First you have to make a trap to catch the wild vinegar mother. You'll notice in the picture above that at this point, I have skipped a couple of steps. In the picture above, I have already caught the mother and I am placing it in some malt liquor.  You can use similar containers to the ones shown in the picture to make your traps, or simply save some milk jugs or two liter bottles to tie up in a shady place outside somewhere for your trap.  My traps have been out for nearly three months now and I brought two of them inside this evening to pursue the next step in the process which is to 1) collect the mother (s) out of my mother traps, clean them and place them in some malt brew that hopefully has a high alcohol content and no preservatives. Preservatives could kill the vinegar bacteria and that just won't do for our little experiment. I chose Olde English "800" Malt Liquor for two of my batches and chose white ale for my one other batch (Shock Top Belgian White Ale). I have a couple of more traps that I will harvest another night.  We'll see if the beer and ale I used have preservatives or not if my bateria dies and does not produce vinegar. If the mothers die, I made a mistake. If they live, then hopefully they will make good vinegar.

Well, you may not know how to make alcohol, but the process is a little similar. In making alcohol, yeast is added to sugar, placed in a warm, dark environment and as the yeast eats the sugar, it excrement is the alcohol (and you thought making vinegar was gross). The more concentrated the sugar and yeast, the higher the alcohol content.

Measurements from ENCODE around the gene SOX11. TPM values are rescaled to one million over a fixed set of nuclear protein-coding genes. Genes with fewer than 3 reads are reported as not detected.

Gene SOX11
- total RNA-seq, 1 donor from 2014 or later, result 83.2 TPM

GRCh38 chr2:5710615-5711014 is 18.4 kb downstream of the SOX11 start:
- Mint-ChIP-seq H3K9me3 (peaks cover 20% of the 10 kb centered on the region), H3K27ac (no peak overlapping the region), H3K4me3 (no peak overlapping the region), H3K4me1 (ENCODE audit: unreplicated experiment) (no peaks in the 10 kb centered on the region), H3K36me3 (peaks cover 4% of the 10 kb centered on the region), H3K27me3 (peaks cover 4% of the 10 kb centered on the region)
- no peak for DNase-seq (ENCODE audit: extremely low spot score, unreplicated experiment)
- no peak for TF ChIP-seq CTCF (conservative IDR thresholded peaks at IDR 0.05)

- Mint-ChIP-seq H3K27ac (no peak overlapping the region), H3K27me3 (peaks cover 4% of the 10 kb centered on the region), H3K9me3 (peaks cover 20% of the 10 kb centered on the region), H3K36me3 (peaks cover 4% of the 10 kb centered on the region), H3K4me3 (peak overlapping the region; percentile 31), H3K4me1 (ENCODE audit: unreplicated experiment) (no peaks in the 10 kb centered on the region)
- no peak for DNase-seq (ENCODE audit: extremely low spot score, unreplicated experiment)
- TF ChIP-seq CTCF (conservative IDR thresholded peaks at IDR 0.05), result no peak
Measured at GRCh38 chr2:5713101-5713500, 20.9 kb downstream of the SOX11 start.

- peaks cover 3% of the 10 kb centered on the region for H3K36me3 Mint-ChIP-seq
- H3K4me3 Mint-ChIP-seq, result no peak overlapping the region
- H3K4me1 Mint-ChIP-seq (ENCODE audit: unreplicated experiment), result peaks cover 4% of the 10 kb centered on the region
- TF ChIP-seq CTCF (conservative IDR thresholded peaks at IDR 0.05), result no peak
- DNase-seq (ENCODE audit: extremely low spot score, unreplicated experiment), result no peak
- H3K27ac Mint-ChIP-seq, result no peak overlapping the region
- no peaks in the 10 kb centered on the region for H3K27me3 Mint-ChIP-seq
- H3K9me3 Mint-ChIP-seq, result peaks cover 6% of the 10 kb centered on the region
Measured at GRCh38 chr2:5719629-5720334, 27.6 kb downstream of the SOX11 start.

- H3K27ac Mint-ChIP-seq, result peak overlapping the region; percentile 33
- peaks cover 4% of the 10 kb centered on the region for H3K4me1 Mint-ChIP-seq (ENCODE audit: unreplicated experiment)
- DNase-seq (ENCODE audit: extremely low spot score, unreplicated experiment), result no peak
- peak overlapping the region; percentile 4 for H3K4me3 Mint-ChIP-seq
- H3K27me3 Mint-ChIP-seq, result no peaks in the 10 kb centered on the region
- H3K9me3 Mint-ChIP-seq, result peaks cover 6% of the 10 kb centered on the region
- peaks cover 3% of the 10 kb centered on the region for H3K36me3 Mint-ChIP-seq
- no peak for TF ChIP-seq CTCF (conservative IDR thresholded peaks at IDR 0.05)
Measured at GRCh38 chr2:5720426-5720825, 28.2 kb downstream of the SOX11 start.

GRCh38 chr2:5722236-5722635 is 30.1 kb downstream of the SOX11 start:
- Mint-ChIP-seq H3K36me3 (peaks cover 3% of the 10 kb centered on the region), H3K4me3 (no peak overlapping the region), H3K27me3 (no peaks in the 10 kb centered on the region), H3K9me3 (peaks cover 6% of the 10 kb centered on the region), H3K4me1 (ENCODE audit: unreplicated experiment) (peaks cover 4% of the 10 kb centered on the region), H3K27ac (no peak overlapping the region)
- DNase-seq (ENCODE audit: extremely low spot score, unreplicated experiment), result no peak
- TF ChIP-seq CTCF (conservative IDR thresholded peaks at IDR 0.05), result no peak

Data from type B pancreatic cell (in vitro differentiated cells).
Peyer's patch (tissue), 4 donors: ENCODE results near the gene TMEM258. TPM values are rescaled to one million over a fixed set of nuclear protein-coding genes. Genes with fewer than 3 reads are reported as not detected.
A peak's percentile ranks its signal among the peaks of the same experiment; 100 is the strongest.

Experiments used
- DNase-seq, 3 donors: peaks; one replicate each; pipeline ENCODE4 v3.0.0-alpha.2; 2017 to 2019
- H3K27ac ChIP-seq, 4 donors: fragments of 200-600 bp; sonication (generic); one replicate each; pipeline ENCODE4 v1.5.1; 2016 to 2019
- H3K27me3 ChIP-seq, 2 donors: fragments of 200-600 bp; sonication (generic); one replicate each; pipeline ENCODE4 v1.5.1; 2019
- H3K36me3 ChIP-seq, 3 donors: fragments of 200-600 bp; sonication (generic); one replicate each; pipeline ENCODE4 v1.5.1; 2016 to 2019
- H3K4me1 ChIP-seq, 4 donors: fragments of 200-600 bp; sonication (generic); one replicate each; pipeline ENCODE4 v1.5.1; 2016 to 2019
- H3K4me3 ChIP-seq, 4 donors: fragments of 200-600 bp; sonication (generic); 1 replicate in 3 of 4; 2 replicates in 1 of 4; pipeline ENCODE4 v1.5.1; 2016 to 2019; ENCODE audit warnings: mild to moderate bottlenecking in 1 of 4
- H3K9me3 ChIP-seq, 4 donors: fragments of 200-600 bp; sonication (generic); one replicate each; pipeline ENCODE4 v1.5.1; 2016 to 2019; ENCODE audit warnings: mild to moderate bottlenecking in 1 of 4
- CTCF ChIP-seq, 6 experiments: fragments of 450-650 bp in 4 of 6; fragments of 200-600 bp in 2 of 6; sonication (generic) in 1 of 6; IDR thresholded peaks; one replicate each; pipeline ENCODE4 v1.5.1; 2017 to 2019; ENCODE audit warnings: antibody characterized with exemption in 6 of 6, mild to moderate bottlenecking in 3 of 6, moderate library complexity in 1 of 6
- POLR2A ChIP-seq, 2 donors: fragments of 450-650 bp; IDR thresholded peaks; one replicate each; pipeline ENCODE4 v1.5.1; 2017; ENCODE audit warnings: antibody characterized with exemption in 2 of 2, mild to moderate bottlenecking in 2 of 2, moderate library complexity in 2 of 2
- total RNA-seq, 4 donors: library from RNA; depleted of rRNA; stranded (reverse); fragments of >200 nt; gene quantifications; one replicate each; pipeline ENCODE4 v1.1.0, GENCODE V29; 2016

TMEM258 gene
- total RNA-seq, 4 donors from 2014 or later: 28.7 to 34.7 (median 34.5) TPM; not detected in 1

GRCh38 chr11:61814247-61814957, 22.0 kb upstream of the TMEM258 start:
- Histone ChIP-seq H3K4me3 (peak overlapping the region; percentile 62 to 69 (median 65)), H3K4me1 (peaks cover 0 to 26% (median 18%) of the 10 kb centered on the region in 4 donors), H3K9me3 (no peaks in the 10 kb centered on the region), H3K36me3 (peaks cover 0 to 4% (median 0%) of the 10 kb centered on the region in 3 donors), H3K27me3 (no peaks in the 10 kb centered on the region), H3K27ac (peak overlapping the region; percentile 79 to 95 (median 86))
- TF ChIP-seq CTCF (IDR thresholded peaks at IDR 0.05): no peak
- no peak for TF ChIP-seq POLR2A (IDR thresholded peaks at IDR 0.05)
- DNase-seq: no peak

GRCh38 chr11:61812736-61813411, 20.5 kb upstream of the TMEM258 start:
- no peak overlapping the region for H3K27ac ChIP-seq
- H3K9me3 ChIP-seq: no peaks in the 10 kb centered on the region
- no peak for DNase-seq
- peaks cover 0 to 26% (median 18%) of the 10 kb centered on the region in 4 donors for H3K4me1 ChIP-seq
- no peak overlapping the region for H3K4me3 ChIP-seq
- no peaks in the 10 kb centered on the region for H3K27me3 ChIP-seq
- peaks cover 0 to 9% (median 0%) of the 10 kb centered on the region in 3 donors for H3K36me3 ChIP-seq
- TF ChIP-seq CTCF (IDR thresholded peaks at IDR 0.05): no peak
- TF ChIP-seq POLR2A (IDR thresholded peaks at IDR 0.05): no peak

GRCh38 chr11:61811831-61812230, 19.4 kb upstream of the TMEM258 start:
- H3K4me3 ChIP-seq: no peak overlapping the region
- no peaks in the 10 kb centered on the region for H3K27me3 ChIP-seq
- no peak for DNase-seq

With vinegar, yeast and sugar still places a part except the bacteria (yeast) eats the sugar (just like int he early stages of home brewing) and then you place the mother in the malt liquor and the mother (yeast) then eats the alcohol and products the vinegar as the byproduct.  In making wild vinegar, all you do is make a sugar water trap with some sort of fermenting "bait" to attract vinegar flies. Yes, I said flies. The vinegar bacteria is on their legs and it has to get mixed with the fermenting sugary liquid in your trap so that it can then eat the sugar and grow into the mother we are needing to later mix with the alcohol. When the mother starts eating the alcohol, it continues until the entire batch is turned into vinegar. All vinegar mothers were started from the very same humble fly to mother origins, so try your best not to be condescending towards process. Worst case scenario, you'll catch an awful tasting strain of wild vinegar that you can throw away or play tricks on your friends with (I wouldn't do that to my friends ;o). Best case scenario, you might catch a strain that is sweet and delicious and once you catch it, you'll have it for many years as long as you feed it every now and then.